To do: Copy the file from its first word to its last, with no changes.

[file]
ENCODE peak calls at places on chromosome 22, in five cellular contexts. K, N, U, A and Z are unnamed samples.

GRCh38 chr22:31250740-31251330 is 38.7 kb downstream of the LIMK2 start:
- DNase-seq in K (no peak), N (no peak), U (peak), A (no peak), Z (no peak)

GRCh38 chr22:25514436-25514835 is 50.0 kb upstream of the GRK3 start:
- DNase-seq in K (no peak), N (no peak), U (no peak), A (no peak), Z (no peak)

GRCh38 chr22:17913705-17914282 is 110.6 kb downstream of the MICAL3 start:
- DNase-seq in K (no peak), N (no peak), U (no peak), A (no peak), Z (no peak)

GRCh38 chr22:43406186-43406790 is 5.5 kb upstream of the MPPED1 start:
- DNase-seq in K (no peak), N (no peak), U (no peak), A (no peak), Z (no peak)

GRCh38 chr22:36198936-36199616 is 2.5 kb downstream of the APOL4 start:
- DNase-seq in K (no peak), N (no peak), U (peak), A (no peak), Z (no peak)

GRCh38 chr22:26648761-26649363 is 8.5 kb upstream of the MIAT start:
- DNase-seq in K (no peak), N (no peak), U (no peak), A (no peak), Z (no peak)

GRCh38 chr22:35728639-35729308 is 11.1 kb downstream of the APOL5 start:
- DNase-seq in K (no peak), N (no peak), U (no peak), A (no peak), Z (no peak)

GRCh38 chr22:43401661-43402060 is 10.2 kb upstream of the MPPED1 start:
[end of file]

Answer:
ENCODE peak calls at places on chromosome 22, in five cellular contexts. K, N, U, A and Z are unnamed samples.

GRCh38 chr22:31250740-31251330 is 38.7 kb downstream of the LIMK2 start:
- DNase-seq in K (no peak), N (no peak), U (peak), A (no peak), Z (no peak)

GRCh38 chr22:25514436-25514835 is 50.0 kb upstream of the GRK3 start:
- DNase-seq in K (no peak), N (no peak), U (no peak), A (no peak), Z (no peak)

GRCh38 chr22:17913705-17914282 is 110.6 kb downstream of the MICAL3 start:
- DNase-seq in K (no peak), N (no peak), U (no peak), A (no peak), Z (no peak)

GRCh38 chr22:43406186-43406790 is 5.5 kb upstream of the MPPED1 start:
- DNase-seq in K (no peak), N (no peak), U (no peak), A (no peak), Z (no peak)

GRCh38 chr22:36198936-36199616 is 2.5 kb downstream of the APOL4 start:
- DNase-seq in K (no peak), N (no peak), U (peak), A (no peak), Z (no peak)

GRCh38 chr22:26648761-26649363 is 8.5 kb upstream of the MIAT start:
- DNase-seq in K (no peak), N (no peak), U (no peak), A (no peak), Z (no peak)

GRCh38 chr22:35728639-35729308 is 11.1 kb downstream of the APOL5 start:
- DNase-seq in K (no peak), N (no peak), U (no peak), A (no peak), Z (no peak)

GRCh38 chr22:43401661-43402060 is 10.2 kb upstream of the MPPED1 start: